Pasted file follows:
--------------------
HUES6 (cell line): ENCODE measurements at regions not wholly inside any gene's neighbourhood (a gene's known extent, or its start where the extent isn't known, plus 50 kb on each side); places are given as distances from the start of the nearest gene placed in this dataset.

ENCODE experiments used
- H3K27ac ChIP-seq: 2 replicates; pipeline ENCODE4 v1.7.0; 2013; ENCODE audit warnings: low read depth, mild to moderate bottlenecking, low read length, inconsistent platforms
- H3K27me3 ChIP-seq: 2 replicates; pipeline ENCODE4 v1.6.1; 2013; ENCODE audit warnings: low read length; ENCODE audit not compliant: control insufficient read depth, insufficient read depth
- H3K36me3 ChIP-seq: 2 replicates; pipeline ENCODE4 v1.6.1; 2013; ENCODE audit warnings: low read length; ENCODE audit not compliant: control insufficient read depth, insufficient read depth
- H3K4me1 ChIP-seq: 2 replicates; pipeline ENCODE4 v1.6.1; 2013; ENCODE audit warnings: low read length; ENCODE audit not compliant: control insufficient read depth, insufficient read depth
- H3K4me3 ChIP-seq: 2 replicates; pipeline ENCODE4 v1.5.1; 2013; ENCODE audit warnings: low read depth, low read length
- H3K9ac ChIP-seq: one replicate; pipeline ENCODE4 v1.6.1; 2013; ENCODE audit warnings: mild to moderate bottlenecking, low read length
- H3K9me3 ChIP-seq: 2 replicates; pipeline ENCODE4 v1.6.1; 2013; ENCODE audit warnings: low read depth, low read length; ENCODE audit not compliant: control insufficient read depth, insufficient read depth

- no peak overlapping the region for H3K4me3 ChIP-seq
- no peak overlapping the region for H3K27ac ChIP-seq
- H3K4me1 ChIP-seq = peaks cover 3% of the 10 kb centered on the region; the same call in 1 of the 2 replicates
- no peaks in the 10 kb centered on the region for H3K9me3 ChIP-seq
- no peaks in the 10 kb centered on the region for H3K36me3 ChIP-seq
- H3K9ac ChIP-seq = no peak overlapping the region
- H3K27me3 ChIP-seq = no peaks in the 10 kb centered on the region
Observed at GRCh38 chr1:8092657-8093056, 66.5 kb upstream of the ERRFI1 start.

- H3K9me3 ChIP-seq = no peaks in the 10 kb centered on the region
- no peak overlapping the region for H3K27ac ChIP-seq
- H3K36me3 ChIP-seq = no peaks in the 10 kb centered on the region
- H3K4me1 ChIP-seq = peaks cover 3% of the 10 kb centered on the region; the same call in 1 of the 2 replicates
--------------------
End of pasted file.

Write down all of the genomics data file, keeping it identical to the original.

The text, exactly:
HUES6 (cell line): ENCODE measurements at regions not wholly inside any gene's neighbourhood (a gene's known extent, or its start where the extent isn't known, plus 50 kb on each side); places are given as distances from the start of the nearest gene placed in this dataset.

ENCODE experiments used
- H3K27ac ChIP-seq: 2 replicates; pipeline ENCODE4 v1.7.0; 2013; ENCODE audit warnings: low read depth, mild to moderate bottlenecking, low read length, inconsistent platforms
- H3K27me3 ChIP-seq: 2 replicates; pipeline ENCODE4 v1.6.1; 2013; ENCODE audit warnings: low read length; ENCODE audit not compliant: control insufficient read depth, insufficient read depth
- H3K36me3 ChIP-seq: 2 replicates; pipeline ENCODE4 v1.6.1; 2013; ENCODE audit warnings: low read length; ENCODE audit not compliant: control insufficient read depth, insufficient read depth
- H3K4me1 ChIP-seq: 2 replicates; pipeline ENCODE4 v1.6.1; 2013; ENCODE audit warnings: low read length; ENCODE audit not compliant: control insufficient read depth, insufficient read depth
- H3K4me3 ChIP-seq: 2 replicates; pipeline ENCODE4 v1.5.1; 2013; ENCODE audit warnings: low read depth, low read length
- H3K9ac ChIP-seq: one replicate; pipeline ENCODE4 v1.6.1; 2013; ENCODE audit warnings: mild to moderate bottlenecking, low read length
- H3K9me3 ChIP-seq: 2 replicates; pipeline ENCODE4 v1.6.1; 2013; ENCODE audit warnings: low read depth, low read length; ENCODE audit not compliant: control insufficient read depth, insufficient read depth

- no peak overlapping the region for H3K4me3 ChIP-seq
- no peak overlapping the region for H3K27ac ChIP-seq
- H3K4me1 ChIP-seq = peaks cover 3% of the 10 kb centered on the region; the same call in 1 of the 2 replicates
- no peaks in the 10 kb centered on the region for H3K9me3 ChIP-seq
- no peaks in the 10 kb centered on the region for H3K36me3 ChIP-seq
- H3K9ac ChIP-seq = no peak overlapping the region
- H3K27me3 ChIP-seq = no peaks in the 10 kb centered on the region
Observed at GRCh38 chr1:8092657-8093056, 66.5 kb upstream of the ERRFI1 start.

- H3K9me3 ChIP-seq = no peaks in the 10 kb centered on the region
- no peak overlapping the region for H3K27ac ChIP-seq
- H3K36me3 ChIP-seq = no peaks in the 10 kb centered on the region
- H3K4me1 ChIP-seq = peaks cover 3% of the 10 kb centered on the region; the same call in 1 of the 2 replicates